Georgia’s 2018 legislative session in review: what passed, what failed and what’s next

Georgia's legislative session concluded on March 29. This year's session was relatively quiet compared to last year but still included bills affecting the state of Georgia. 

Tandra Smith

Another legislative session is in the books for Georgia lawmakers as the last day of the legislative session came and went on March 29 in Atlanta.

This year’s legislative session was relatively quiet compared to the session last year, which saw bills regarding campus carry and religious freedom.

Even though this year’s session was not nearly as volatile, there were still a number of bills affecting the state of Georgia and Georgia Southern University as a whole.

Next year’s budget

According to WABE, a $26.2 billion budget was approved for the 2019 fiscal year. The budget will include initiatives to expand transit in metro Atlanta, increase funding for K-12 education and for GS, a new building on the Statesboro campus.

{{tncms-inline account=”Bob Mikell” html=”<blockquote class="twitter-tweet"><p lang="en" dir="ltr">This year's budget includes $49,900,000 for construction of the new Center for Engineering and Research on the Statesboro Campus of Georgia Southern University. Thank you <a href="https://twitter.com/GovernorDeal?ref_src=twsrc%5Etfw">@GovernorDeal</a> <a href="https://twitter.com/ChrisRiley__?ref_src=twsrc%5Etfw">@ChrisRiley__</a> and Senator Jack Hill for your unwavering support for higher education in S. GA!</p>— Bob Mikell (@bob_mikell) <a href="https://twitter.com/bob_mikell/status/979791232330280960?ref_src=twsrc%5Etfw">March 30, 2018</a></blockquote>” id=”https://twitter.com/bob_mikell/status/979791232330280960″ type=”twitter”}}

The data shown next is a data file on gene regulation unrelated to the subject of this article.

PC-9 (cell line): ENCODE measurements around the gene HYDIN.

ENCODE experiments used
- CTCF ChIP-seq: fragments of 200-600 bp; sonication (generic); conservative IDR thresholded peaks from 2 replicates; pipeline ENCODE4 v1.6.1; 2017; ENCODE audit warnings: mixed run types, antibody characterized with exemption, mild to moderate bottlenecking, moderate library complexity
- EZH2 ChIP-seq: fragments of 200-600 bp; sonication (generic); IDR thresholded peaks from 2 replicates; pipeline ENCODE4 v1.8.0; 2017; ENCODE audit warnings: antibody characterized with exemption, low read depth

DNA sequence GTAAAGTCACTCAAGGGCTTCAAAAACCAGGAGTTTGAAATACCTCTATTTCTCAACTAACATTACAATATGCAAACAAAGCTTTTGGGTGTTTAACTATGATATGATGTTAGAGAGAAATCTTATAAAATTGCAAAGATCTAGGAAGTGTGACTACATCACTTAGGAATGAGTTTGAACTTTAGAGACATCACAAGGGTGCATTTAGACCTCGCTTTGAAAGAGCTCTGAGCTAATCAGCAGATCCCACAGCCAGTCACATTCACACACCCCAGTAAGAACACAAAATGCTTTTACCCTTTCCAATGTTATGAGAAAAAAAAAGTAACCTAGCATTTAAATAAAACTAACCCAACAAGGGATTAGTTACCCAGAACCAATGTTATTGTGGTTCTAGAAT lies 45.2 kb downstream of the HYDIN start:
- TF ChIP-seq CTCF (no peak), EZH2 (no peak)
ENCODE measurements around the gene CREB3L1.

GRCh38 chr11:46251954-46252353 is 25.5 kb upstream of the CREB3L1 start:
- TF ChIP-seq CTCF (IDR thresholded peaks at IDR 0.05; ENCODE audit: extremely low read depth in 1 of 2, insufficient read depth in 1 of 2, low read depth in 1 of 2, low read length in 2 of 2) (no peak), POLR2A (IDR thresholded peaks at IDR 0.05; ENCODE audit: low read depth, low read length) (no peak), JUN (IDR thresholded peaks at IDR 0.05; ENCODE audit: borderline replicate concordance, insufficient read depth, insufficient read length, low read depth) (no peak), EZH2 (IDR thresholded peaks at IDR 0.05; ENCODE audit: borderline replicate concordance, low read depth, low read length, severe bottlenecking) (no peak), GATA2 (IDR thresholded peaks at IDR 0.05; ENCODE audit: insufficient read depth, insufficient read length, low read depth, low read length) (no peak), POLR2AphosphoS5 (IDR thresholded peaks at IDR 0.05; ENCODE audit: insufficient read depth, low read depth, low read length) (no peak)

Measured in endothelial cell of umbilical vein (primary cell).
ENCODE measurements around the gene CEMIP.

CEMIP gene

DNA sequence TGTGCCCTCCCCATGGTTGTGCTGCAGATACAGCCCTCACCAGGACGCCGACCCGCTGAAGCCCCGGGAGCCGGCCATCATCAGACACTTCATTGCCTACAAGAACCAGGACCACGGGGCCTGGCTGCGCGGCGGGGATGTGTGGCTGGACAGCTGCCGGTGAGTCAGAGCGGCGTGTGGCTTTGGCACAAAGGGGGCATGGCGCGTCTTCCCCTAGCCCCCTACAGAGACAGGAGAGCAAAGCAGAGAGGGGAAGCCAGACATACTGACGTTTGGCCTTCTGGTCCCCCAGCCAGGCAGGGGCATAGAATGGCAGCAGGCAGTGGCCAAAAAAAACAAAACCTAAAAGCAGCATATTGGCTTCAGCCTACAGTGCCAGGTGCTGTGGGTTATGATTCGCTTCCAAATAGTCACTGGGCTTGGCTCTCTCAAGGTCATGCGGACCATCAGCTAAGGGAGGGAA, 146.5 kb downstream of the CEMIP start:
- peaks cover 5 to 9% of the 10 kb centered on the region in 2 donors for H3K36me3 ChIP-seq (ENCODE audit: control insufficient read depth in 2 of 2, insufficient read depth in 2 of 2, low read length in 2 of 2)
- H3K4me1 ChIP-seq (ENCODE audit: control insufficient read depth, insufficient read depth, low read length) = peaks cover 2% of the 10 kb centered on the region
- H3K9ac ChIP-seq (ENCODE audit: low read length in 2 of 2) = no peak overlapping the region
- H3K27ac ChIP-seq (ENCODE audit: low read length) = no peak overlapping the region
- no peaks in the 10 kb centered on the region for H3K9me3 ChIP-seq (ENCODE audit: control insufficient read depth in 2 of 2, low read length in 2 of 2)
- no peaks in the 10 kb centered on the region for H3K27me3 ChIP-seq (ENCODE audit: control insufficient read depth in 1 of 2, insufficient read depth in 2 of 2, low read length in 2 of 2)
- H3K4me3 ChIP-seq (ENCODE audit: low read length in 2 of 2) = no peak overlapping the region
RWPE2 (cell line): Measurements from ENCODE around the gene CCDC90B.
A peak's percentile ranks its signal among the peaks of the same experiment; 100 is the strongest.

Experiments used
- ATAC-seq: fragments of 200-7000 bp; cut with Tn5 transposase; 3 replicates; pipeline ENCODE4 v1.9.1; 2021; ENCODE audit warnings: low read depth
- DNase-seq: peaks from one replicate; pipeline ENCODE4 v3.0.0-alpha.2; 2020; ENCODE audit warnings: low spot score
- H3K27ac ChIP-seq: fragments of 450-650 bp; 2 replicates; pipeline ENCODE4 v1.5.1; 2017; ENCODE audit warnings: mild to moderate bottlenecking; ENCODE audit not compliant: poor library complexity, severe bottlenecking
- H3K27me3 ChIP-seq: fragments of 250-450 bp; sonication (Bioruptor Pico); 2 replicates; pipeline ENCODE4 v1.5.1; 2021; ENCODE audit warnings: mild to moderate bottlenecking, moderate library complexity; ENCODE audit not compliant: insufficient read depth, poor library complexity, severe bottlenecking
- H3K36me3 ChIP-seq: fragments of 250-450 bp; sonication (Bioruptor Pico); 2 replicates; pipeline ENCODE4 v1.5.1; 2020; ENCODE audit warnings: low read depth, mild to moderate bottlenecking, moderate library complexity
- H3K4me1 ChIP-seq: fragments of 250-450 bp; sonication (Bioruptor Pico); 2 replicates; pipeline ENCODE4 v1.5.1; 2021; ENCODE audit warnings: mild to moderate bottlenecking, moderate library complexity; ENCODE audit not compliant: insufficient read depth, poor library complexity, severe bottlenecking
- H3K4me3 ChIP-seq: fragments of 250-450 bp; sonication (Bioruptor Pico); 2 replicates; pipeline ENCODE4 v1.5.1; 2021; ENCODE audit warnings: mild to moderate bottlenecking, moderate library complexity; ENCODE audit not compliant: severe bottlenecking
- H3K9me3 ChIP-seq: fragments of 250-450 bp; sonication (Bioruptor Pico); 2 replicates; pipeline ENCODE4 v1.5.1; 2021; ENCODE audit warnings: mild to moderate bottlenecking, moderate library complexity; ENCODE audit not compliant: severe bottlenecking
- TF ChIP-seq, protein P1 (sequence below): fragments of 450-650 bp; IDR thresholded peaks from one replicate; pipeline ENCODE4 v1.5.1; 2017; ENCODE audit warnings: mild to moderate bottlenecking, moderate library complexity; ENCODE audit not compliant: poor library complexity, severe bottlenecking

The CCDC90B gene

Close to $50 million from the 2019 budget will go towards the new building, the Center for Engineering and Research which will break ground in January 2019, according to a press release from Re Business Online.

“The new Center for Engineering and Research (CEAR) will centralize the various departments and multiple disciplines of the Allen E. Paulson College of Engineering and Computing,” the press release said.

Upon completion, the building will house computer labs, advanced technology and equipment, administrative offices and more.

The building is expected to be completed by fall 2020.

Free speech bill

Passed in the Georgia House on March 27, SB 339, otherwise known as the free speech bill, would provide protection to guest speakers on college campuses. Currently there is no such policy regarding free speech from the Board of Regents, but this could all change if Gov. Nathan Deal signs the bill into law.

If the bill becomes law, sanctions would be put upon anybody who disrupted a guest speaker on campus.

Hands-free driving

The bill that caused much discussion this session, HB 673, also known as the hands-free driving bill, is headed to the governor’s desk.

If signed into law, drivers would be required to use “hands-free” technology while driving. Drivers would not be allowed to hold their phone, text while driving, watch a video, record video while driving and a host of other things.

Drivers would be allowed to do the following things behind the wheel, according to myAJC:

  • Speaking and texting using hands-free technology
  • Use a GPS or mapping app on their cell phone
  • Wearing and using a smart watch
  • Using radios, CB radios, CB radio hybrids, commercial two-way radios and related devices.

There are certain exceptions to this rule, such as reporting an accident or other emergency incident.

Bills that failed

Though Georgia lawmakers passed many bills on the last day of the legislative session, there were plenty of other bills that are dead until they are brought back to the table next year.

One such bill is Senate Bill 375 (SB 375), known as the “Keep Faith in Adoption and Foster Care Act”. The bill would have allowed adoption agencies to prevent LGBTQ+ couples from adopting on the grounds of their religious beliefs.

The bill initially passed the Georgia Senate in late February, but stalled in the House shortly after.

Another bill that did not make it past the session’s last day was the “Hidden Predator Act”, also known as House Bill 605 (HB 605).

Sponsored by Rep. Jason Spencer, R-Georgia, Rep. Mary Margaret Oliver, D – Decatur, Rep. Buzz Brockway, R – Lawrenceville, three other representatives and one senator, HB 605 would’ve increased the number of years victims of child sexual abuse had in order to go after their perpetrator and the enabling organizations.

Georgia will reconvene early next year for the 2019 legislative session, with a number of new representatives, senators and a new governor.